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Kings’ Al Barsha – Second Review

Kings’ Al Barsha – Second Review

Having opened with approx. 650 students in September 2014, Kings Al Barsha has grown to almost 800 students of which just over 300 are in the Secondary School.

There are 64 different nationalities at the school, of whom approximately 40% are UK passport holders. The school does accept children with English as a Second Language provided other test results (CATIV) show that the child is academically able. Kings also accepts children with Special Education Needs and provides Shadow teacher support if required, though the number of places is inevitably limited.

The school will eventually have sixth form entry with a maximum of 20 students in FS1 classes and 24 for other year groups (although the higher up the school, the less likelihood of full classes with many at less than 2/3 of capacity). Kings Al Barsha offers IGCSE and GCSE for students in years 10 and 11 and A Levels for years 12 and 13. Its sister school in Nad Al Sheba will offer the IB Diploma for year 12 and 13 students wishing to follow this programme.

Much of the teaching at Kings Al Barsha is also building on the IB curriculum with teaching concept-based and often student led. There is no doubt that the environment is busy and students in both Primary and Secondary seem motivated and enthused by their teachers.

Since the school opened, much progress has been made on the completion of the buildings – although there is still some way to go until all facilities are finished and the road access to the school is still something of a challenge. On a plus side, children regularly see camels and gazelles around the school area – something the more built up areas of Dubai no longer offer.

Given that the school is not yet full, there certainly does not appear to be any lack of space or resources.

The Secondary teaching block is open and half of the “doughnut” shaped building behind it is also up and running. This houses the Blackbox Theatre, multiple labs for Science, IT and Art, Music rooms and a temporary Library. At the rear of the Doughnut, Design Technology, Food Technology and an Art Block are to follow, together with a recording studio and Auditorium.

Two of the 3 swimming pools and sports halls are in operation, as are the very extensive outdoor facilities which include a running track, 4 Astroturf multi-use pitches and Basket and Netball facilities. A full size outdoor competition pool and additional rugby and football pitches will follow. A MAC suite is up and running and lap top trolleys are visible in several areas. The school also provides I-pads on a shared basis for children in FS to year 3. Thereafter, a Bring Your Own Device policy exists. However, the school is determined to ensure that there is a balance between IT use and the teaching of basic skills focussed on reading, writing, painting etc.


One of the strengths of the original Kings Umm Suqeim school was its focus on the teaching of Arabic and Islamic Studies, and Kings Al Barsha seems determined to ensure that standards will not drop in this context.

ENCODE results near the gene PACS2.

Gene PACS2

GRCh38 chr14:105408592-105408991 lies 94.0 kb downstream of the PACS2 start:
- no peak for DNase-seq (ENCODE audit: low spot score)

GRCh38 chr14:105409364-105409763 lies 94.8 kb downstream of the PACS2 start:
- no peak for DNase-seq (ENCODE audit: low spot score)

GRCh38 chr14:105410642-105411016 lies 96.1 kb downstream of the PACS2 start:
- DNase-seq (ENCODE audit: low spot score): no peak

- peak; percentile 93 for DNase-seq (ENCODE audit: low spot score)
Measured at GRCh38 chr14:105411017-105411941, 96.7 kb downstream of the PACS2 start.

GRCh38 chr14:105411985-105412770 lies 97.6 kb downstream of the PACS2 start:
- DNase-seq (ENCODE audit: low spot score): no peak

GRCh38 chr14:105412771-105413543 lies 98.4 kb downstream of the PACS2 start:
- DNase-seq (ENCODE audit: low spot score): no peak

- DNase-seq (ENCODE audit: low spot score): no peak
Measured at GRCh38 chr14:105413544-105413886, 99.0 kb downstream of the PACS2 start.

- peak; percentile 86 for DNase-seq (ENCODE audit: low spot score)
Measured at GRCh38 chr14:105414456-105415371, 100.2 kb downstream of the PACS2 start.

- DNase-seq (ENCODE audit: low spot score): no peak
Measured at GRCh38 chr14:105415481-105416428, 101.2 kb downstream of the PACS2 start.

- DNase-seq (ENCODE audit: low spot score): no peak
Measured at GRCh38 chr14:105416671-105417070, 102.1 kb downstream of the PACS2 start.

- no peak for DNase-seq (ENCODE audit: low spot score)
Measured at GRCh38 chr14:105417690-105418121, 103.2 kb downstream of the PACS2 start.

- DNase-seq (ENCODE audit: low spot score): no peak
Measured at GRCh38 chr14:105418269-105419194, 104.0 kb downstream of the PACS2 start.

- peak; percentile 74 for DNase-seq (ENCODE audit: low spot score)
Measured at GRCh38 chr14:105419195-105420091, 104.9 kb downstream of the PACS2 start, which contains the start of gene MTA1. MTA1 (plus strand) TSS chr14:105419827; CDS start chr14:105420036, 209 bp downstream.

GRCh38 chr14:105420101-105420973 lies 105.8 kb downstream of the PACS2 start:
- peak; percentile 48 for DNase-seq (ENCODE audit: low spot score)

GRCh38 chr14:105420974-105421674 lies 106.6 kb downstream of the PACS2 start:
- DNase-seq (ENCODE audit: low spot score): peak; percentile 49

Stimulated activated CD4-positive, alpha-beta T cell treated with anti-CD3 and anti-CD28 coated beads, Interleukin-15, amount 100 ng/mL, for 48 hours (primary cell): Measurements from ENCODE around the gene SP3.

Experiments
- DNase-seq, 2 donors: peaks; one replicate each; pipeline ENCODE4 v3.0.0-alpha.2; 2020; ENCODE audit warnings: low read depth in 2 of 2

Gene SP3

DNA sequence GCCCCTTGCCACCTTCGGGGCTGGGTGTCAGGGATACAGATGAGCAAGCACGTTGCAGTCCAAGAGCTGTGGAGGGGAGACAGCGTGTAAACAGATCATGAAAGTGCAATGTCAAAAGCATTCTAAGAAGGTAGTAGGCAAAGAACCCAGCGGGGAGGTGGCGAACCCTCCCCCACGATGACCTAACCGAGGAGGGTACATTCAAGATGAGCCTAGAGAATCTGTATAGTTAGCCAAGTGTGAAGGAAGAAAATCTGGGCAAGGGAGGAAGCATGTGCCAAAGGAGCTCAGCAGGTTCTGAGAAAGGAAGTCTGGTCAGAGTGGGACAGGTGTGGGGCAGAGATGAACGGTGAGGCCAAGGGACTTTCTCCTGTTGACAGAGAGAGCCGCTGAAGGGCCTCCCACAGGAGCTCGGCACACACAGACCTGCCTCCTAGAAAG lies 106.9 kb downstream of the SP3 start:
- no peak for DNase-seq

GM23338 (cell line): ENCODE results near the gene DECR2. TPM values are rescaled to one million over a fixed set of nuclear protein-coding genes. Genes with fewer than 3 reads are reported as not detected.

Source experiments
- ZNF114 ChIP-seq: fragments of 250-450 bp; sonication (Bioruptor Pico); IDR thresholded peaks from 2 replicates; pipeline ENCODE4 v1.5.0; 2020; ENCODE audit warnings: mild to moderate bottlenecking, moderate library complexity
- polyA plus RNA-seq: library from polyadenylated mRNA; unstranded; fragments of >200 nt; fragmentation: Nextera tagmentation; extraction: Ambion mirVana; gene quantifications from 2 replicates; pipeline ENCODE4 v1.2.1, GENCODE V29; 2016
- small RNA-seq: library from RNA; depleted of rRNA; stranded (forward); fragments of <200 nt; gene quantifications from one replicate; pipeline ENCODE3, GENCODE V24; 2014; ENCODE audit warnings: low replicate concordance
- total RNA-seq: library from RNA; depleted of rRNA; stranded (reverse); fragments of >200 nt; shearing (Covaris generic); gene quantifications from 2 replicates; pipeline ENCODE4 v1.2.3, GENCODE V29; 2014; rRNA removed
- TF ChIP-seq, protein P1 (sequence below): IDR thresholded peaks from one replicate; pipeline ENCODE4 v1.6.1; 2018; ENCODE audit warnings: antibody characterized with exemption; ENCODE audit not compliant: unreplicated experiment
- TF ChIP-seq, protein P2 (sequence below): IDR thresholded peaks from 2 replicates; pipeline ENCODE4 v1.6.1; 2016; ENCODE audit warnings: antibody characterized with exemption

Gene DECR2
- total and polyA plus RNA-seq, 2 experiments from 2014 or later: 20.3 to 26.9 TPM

Arabic lessons are very much integral to the curriculum, play based in the Early Years Section with the singing of songs and telling of rhymes and the aim is very much to mirror lessons taught in English. As a result Arabic teachers go the students’ normal classroom in Primary School and a significant effort is made to ensure that Arabic teachers are provided with strong and on-going professional development, so that their work mirrors that of the other teaching staff. Specialist language teachers also teach French (from year 1) and Spanish (from year 2).

This ethos of inclusion also runs to use of the staff room where all staff – from Principal to drivers – are welcome and share use of the facilities. Teachers work together in groups within the staff room environment so that they can exchange information across disciplines and year groups. There is a real effort to ensure that children progress smoothly from Primary to Secondary and this is reflected in the cooperation between staff at both levels.

Twelve months on, Kings Al Barsha seems to be very much an established school and once the remaining facilities open, it will also be an extremely well-resourced one.

At all Kings’ schools parents can either pay in full for the year, pay termly by 3 cheques or pay with 10 post dated cheques. The 10 post dated cheque system was introduced in order to give parents the option to spread payments over the year in line with salaries (full payment options available http://www.kingsdubai.com/Fees-Al-Barsha). Fees at Kings’ are top tier, ranging from 50,200 AED at FS1 to 88,500 AED at Year 10; details below.


See also: You can read a Q and A with Kings’ Al Barsha here.

See also: Kings’ Dubai, Kings’ Nad Al Sheba



Year Group Annual School Fees (AED)
Foundation Stage 1 50,200
Foundation Stage 2 50,200
Year 1 52,500
Year 2 52,500
Year 3 57,200
Year 4 59,000
Year 5 63,700
Year 6 63,700
Year 7 76,700
Year 8 79,700
Year 9 82,600
Year 10 88,500





If you are the owner of the school and note any factual inaccuracies, or would like to update any information, please do not hesitate to contact us at editor@edu2021.com.


Update on October 8, 2016 | Reviewed by WhichSchoolAdvisor.com on December 21, 2014

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